Peacebuilding leadership is not about solving problems – Learning to navigate between polarities
Peacebuilding leadership is not about solving problems – whether within a team, organization or society –, but about navigating the polarities or contradictions that such a context and undertaking inherently pose.
Together with the Geneva Centre for Security Policy (GCSP) and UNITAR, Interpeace’s International Peacebuilding Advisory Team (IPAT) offered its annual week-long senior level training on peacebuilding leadership in November 2018, supported by the Swiss Federal Department of Foreign Affairs. While a series of discussions enabled critical reflections on the sustaining peace paradigm, gender in peacebuilding, the inter-cultural dimension of peacebuilding leadership, and local ownership, the most thought-provoking concept introduced to participants was that of ‘managing polarities vs. solving problems’.
Coined by Dr. Barry Johnson, polarities are about “managing unsolvable problems”. This immediately resonated with participants, who in their roles as peacebuilding leaders are confronted with unsolvable problems on a daily basis. The approach to managing polarities highlights that such complex challenges do not have a right answer or a solution. Rather, they are enduring challenges and dilemmas containing two polar opposites, that need to be constantly navigated and not solved once and for all. Focussing on either pole to the exclusion of the other one is counterproductive; effective leadership in the context of polarities requires maximizing the benefits of each pole while mitigating against the other’s potential negative or adverse effects.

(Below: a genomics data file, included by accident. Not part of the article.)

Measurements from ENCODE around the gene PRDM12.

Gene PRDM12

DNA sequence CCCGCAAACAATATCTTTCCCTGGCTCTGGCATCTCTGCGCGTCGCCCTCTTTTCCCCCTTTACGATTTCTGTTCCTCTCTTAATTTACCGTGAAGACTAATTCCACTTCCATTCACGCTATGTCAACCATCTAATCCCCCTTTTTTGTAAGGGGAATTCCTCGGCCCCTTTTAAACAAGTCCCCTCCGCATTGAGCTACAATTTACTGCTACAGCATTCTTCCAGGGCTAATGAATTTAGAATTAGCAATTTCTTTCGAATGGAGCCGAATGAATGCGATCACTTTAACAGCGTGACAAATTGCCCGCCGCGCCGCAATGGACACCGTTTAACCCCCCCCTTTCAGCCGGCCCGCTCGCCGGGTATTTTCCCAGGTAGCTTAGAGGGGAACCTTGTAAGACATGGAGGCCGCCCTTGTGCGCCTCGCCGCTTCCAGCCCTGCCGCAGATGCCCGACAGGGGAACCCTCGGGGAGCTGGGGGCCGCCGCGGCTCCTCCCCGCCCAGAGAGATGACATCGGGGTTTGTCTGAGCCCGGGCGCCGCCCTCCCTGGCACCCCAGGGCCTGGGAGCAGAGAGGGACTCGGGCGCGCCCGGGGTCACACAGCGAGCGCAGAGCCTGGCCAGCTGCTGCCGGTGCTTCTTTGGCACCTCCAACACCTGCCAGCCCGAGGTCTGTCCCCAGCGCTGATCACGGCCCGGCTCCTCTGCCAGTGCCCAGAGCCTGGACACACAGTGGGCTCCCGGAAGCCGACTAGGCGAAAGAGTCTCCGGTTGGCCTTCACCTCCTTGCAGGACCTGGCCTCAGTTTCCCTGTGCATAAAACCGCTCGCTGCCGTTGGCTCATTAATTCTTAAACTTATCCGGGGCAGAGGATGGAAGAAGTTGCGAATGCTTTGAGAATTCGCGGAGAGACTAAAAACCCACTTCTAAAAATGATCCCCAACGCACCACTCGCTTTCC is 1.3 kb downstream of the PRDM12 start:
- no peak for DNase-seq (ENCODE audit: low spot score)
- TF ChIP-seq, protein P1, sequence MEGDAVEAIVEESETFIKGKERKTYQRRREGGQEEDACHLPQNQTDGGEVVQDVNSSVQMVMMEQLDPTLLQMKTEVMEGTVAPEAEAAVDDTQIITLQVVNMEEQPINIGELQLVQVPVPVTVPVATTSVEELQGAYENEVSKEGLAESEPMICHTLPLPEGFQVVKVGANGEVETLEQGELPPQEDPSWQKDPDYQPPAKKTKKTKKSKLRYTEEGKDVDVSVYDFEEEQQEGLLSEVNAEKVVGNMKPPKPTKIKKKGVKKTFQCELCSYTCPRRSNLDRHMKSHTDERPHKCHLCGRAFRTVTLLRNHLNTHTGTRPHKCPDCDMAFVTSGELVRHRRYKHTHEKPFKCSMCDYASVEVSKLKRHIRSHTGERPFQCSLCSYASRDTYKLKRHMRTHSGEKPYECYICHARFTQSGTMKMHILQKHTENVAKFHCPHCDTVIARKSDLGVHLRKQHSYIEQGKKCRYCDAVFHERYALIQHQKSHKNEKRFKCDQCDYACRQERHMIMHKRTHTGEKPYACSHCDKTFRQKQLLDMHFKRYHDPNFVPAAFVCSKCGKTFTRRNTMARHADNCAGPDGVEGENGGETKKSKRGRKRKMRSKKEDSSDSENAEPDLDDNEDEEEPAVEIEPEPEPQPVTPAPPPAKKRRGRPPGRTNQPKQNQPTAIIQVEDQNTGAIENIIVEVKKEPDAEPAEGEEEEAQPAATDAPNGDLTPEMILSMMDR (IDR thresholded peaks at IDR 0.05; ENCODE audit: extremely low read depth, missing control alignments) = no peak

The leadership literature identifies a number of such polarities that are commonly encountered by any leader, such as: planning and flexibility; decisiveness and participation; control and empowerment; caution and risk; repetition and innovation; etc. In addition, leaders in peacebuilding contexts and endeavours face a number of specific polarities that make their roles particularly challenging, including:
- Focussing on transforming conflict and focussing on building peace (see What Kind of Leadership Does Sustaining Peace Require by Interpeace Governing Board member Youssef Mahmoud who also serves as a mentor on this course)
- Meeting policy objectives set by donors and fostering local ownership
- The imperative to demonstrate results quickly and the imperative to create sustainable results
- Focussing on ‘hardware’ like institutions, laws, policies and focussing on ‘software’ such as state-society relations, intergroup relations, trust (see Hardware vs. Software)
- Leading projects/teams and advising/enabling local counterparts (a challenge we focus on in our course Effective Advising in Peacebuilding Contexts)
These polarities are deliberately not framed as A vs. B, but as A and B because the answer to the challenge lies neither in A nor B alone. The peacebuilding leaders participating in the course considered that the notion of ‘managing such challenges as ongoing polarities’, rather than having to find the one ideal solution, relieved some of the pressure they are under. It is also a concept particularly suited to peacebuilding which by definition takes place in highly dynamic contexts as it is an equally dynamic leadership approach.
Peacebuilding leadership is not about solving problems – whether within a team, organization or society – , but about navigating the polarities or contradictions that such a context and undertaking inherently pose.
Applications for the 2019 edition of the Senior Level Course Enhancing Leadership for Peacebuilding will open in April and close on 15 August.